What is adenoid? What are the adenoids infection symptoms, treatment and complications?
Adenoids; are folds of tissue, similar to tonsils, located in the nasopharynx, the area in which the nose leads to the back of the throat. Composed of lymphatic tissue covered with ciliated epithelial cells, they are present in early life but tend to shrink or atrophy in adulthood. Their purpose is uncertain, but they do participate in the formation of lymphocytes (a white blood cell type).
Like the tonsils, adenoids are a frequent source of bacterial infection, particularly in young children. When infected, the adenoids become enlarged and drain pus and mucus into the throat, blocking the normal airway through the nose. This respiratory blockage gives rise to the so-called “adenoid facies,” a facial expression in which the person affected has a staring, vacant look and keeps the mouth open in order to breathe. Infection from adenoids can spread to the opening of the Eustachian tubes of the ear or- into the tonsils below the adenoids.
Since they infect each other, diseased tonsils and adenoids usually are removed together by surgery, unless the individual is beyond adolescence and the adenoids have atrophied. Adenoids are removed surgically by inserting a curette (a scoop-, loop-, or ringshaped instrument) behind the soft palate and scraping the adenoids off close to the posterior wall of the pharynx. Adenoid tissue around the Eustachian tubes is curetted similarly. Recovery occurs in five to six days, once residual hemorrhage and suctioning of secretions have been accomplished. After adenoidectomy, a child may “talk through his nose” (nasal speech) for three or four weeks until he learns how to bring his soft palate and the back of the throat together.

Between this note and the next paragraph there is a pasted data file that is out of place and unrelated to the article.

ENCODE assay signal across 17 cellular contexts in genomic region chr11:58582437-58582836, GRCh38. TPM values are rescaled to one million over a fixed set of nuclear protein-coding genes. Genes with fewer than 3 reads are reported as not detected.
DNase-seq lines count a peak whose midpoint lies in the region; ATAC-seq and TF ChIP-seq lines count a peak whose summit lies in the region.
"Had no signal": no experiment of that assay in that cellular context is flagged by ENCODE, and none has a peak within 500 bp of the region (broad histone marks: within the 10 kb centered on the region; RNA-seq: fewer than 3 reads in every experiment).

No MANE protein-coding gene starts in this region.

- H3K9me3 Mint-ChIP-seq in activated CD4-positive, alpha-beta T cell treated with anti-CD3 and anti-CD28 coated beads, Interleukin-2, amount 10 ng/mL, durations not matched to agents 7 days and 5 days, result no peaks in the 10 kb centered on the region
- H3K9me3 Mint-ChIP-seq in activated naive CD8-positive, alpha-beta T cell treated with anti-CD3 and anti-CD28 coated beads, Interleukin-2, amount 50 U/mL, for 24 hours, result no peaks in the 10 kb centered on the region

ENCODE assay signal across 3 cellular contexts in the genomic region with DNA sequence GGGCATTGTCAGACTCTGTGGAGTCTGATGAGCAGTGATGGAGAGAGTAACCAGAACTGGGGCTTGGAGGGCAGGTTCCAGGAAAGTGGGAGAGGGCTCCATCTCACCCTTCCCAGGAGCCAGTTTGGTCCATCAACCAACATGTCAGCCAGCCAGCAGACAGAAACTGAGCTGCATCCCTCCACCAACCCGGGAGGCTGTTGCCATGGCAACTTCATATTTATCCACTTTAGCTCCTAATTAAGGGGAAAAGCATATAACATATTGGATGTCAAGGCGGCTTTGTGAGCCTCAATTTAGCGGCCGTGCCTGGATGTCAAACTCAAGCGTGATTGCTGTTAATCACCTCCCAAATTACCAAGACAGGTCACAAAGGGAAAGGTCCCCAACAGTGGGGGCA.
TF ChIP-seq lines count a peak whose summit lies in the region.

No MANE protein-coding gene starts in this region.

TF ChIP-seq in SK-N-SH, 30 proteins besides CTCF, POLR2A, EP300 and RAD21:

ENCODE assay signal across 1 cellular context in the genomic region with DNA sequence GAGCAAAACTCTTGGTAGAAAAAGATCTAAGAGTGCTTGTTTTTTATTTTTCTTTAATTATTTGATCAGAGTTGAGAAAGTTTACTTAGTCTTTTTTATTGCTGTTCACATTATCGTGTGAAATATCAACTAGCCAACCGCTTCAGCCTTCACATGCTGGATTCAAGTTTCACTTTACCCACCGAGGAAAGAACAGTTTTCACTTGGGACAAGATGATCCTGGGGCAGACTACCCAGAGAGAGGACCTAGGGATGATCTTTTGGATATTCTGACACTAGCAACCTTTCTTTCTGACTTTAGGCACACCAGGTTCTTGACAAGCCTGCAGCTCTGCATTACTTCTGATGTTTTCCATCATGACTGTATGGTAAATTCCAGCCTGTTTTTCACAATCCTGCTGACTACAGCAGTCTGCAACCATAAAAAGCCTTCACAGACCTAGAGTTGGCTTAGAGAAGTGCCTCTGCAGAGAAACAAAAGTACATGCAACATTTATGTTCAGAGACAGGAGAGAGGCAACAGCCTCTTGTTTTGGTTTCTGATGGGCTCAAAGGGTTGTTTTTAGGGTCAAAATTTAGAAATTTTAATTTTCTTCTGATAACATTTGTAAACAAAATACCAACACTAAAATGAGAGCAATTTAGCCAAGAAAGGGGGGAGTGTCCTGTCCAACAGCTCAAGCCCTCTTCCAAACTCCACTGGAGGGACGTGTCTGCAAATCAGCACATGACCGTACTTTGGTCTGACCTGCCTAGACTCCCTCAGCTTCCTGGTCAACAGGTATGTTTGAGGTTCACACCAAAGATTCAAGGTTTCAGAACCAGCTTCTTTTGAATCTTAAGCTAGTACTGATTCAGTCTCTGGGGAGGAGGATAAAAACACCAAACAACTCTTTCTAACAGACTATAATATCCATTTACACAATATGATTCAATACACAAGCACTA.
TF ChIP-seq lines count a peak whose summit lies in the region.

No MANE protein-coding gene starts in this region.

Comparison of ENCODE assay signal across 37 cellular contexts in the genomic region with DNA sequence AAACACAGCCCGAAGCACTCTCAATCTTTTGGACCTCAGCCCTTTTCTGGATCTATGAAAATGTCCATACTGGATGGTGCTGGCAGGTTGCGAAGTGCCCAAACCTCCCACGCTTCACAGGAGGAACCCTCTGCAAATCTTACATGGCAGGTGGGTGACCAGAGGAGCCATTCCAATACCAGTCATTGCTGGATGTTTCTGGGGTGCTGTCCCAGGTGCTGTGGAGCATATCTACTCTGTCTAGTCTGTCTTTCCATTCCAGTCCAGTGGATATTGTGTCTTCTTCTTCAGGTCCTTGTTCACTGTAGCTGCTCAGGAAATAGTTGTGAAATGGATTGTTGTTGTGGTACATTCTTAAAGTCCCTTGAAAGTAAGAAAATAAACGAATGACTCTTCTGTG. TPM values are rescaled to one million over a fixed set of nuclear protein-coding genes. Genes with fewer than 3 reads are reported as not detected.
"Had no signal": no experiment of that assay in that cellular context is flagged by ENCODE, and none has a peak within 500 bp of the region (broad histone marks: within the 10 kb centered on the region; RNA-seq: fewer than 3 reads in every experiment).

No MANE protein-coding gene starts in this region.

The most serious complication of adenoid infection, if allowed to go untreated, is the obstruction of the opening of the Eustachian tube from the ears. This allows pus to back up into the middle ear from the oral cavity and may lead to ear drum perforation, hearing loss, and even mastoiditis.
Also, lymphoid tissue may grow back in the area where adenoids are removed, especially where allergic conditions exist. In rare cases, additional surgery may be needed.
***This article is for informational purposes only. It is not a doctor warning or recommendation.